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Math Help - Weird Graph

  1. #1
    Bar0n janvdl's Avatar
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    Weird Graph

    I once saw this graph which curled, intersected itself and then continued again.

    Yes that's right, it CURLED

    Does anyone know what the formula for a graph like that might be?
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  2. #2
    is up to his old tricks again! Jhevon's Avatar
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    Quote Originally Posted by janvdl View Post
    I once saw this graph which curled, intersected itself and then continued again.

    Yes that's right, it CURLED

    Does anyone know what the formula for a graph like that might be?
    you mean something like this?

    these are graphs in drawn with what we call POLAR COORDINATES, they are called Polar graphs i think

    this particular one is given by:

    r = 1 + 2.5 \sin \theta

    (Note: if you graph this using the regular Cartesian coordinates, you will get a different graph)
    Attached Thumbnails Attached Thumbnails Weird Graph-polar-graph.jpg  
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  3. #3
    Bar0n janvdl's Avatar
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    Thanks Jhevon, but no, it had a normal f(x) formula.

    I think it consisted of two formulas that were subtracted(or something!) from each other, but it was long ago and I cant really remember clearly.

    And it only intersected itself once.

    Like this:
    Attached Thumbnails Attached Thumbnails Weird Graph-graph.jpg  
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  4. #4
    Eater of Worlds
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    The folium of descartes has a 'curl'. Is this it?.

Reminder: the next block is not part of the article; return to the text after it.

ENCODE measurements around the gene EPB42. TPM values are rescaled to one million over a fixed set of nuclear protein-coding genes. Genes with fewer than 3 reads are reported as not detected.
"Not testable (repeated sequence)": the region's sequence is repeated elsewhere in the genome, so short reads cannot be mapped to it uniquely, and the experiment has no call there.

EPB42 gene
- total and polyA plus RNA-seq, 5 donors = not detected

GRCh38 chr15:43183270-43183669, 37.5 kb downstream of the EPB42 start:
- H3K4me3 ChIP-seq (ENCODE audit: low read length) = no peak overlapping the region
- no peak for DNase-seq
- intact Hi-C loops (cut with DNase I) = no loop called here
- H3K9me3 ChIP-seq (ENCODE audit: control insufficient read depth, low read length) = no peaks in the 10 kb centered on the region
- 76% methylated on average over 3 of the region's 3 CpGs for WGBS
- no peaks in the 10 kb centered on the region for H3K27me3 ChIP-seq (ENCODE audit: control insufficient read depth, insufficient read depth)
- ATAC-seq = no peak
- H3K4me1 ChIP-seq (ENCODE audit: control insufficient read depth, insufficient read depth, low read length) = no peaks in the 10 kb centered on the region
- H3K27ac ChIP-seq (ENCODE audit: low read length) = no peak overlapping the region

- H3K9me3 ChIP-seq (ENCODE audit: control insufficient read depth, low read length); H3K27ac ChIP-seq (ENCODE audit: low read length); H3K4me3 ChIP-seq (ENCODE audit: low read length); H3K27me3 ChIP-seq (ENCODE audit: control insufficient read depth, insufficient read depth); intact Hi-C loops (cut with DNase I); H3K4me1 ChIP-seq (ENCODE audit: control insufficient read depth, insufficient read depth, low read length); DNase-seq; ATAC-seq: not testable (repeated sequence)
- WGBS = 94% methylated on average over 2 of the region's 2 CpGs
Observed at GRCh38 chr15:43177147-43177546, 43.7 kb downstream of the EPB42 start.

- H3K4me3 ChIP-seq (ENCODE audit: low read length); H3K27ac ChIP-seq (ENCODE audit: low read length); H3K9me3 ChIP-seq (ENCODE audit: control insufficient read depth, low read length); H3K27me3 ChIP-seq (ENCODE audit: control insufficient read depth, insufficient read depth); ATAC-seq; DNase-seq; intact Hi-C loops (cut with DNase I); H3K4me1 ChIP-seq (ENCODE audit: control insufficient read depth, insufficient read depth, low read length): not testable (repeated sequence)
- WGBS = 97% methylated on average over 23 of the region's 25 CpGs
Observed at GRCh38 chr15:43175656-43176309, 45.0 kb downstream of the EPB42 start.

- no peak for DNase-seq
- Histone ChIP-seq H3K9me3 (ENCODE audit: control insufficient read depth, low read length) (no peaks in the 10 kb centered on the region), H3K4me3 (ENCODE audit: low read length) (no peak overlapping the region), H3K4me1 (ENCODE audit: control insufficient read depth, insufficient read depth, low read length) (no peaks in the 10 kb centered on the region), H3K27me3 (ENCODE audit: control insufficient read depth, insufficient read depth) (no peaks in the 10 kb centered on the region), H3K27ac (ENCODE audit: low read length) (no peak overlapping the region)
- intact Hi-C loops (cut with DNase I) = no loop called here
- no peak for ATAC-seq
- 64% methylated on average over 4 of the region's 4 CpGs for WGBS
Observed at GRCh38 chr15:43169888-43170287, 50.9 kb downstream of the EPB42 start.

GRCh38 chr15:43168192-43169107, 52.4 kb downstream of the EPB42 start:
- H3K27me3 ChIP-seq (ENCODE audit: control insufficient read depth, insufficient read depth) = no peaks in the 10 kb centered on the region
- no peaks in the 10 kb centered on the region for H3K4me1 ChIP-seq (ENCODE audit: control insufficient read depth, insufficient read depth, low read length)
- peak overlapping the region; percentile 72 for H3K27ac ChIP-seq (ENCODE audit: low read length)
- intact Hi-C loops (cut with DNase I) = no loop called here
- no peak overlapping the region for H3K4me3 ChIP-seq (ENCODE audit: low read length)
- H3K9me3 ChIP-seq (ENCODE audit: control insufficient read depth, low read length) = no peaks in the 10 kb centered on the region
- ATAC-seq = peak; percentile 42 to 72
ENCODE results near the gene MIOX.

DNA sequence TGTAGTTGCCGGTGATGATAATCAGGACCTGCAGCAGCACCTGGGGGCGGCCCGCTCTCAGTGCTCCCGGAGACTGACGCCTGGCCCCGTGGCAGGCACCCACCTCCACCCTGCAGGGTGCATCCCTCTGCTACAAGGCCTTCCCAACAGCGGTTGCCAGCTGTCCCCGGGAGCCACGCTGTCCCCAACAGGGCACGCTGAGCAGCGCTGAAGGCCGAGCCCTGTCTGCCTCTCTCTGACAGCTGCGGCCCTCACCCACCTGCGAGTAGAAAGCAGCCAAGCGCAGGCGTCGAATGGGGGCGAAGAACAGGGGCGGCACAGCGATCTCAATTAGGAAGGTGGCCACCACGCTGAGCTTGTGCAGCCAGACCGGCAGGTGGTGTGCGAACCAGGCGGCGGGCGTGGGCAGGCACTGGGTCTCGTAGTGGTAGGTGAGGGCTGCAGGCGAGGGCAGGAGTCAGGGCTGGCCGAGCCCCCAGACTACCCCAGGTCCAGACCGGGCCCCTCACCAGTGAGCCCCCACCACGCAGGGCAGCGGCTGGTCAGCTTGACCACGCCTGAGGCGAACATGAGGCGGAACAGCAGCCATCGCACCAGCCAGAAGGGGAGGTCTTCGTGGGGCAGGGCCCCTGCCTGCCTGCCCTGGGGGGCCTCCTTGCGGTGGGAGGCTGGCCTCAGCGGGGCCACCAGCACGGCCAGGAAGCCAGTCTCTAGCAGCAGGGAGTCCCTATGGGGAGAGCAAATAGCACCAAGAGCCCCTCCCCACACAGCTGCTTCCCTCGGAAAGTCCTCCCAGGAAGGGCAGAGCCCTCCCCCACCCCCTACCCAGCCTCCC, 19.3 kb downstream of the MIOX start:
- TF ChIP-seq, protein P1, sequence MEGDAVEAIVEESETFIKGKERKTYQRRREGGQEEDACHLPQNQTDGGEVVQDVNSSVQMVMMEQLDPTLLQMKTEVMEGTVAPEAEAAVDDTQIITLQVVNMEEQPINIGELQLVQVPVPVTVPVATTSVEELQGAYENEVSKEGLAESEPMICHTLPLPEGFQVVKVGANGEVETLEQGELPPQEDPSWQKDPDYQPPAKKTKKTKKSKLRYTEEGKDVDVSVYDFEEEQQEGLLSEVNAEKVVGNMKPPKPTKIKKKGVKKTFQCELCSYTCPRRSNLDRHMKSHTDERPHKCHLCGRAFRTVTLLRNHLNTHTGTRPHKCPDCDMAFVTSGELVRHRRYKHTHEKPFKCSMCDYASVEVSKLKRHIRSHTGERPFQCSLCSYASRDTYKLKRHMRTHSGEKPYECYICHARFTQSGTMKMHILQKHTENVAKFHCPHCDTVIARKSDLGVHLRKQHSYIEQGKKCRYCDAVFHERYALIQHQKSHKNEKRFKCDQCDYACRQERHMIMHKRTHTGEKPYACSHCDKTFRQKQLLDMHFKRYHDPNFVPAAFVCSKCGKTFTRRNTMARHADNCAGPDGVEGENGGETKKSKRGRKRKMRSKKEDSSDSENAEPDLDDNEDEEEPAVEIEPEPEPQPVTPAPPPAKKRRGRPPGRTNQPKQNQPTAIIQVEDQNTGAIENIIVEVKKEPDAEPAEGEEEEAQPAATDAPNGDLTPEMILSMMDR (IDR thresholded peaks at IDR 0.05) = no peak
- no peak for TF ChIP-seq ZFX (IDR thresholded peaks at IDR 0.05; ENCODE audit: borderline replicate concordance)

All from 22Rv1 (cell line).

It's equation is x^{3}-xy+y^{3}=0

    One of my favorite is the 'butterfly'
    Last edited by galactus; November 24th 2008 at 06:39 AM.
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  5. #5
    Bar0n janvdl's Avatar
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    Quote Originally Posted by galactus View Post
    The folium of descartes has a 'curl'. Is this it?.
    Thank you galactus, but no, sadly that wasn't it either. It looks like the one I drew. I remember exactly how it looked.

    Wait, if we can invert that graph and maybe move it a bit forward and up, it will look like the one i drew.

    That butterfly graph is absolutely amazing!!!
    Last edited by janvdl; July 4th 2007 at 02:13 PM.
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  6. #6
    Bar0n janvdl's Avatar
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    Galactus, draw up a polar graph using this formula:

    e^(sin(t))-2sin(4t)+cos(t/4)^3

    Your butterfly will now look as if it's flying.

    -------------------------------------------

    For an upright butterfly:

    e^(sin(t))-2cos(4t)+cos(t/4)^3



    --------------------------------------------

    Here is a graph that looks as if it's radiating!!!

    Polar graph of course.

    e^(tan(t))-2tan(4t)+cos(t/4)^3
    Last edited by janvdl; July 4th 2007 at 02:12 PM.
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  7. #7
    Eater of Worlds
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    You had fun playing around with the butterfly.

    Here's the equation which represents the 'pumpkin'. It's in spherical coordinates. See if you can graph it. You may have to convert to rectangular or polar. {\rho}=a(1-cos({\phi}))
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  8. #8
    Newbie servantes135's Avatar
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    the thing is that form of a graph coulden't posibly be a normal function. since all functions can't have two y relation ships for one x. that's what makes it a function of x. If I'm wrong about that then let me know.

    other equations have relationships with y included. or it's posible that the equation is one that can be writen as two functions. or in this case three. Rather it is more likely to be a parametric or a polar graph.

    But I do agree that playing with limacons are fun. try working with some archimedes spiral

    r = n sin(theta)
    when 0 < theta > 2pi*n and n > 1

    they are fun to watch.
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  9. #9
    Bar0n janvdl's Avatar
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     r(t) = t sin(t)

    It looks like eyes tilted to the right.
    Attached Thumbnails Attached Thumbnails Weird Graph-eyes.jpg  
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  10. #10
    Newbie servantes135's Avatar
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    sorry I'm mistaken I wrote the wrong equation

    r = sin (t/n) | n>1

    some use r = nt sin(t) 0<n<1 and I was trying to use that one but aparently I missed the t. Thanks for helping me corect it.

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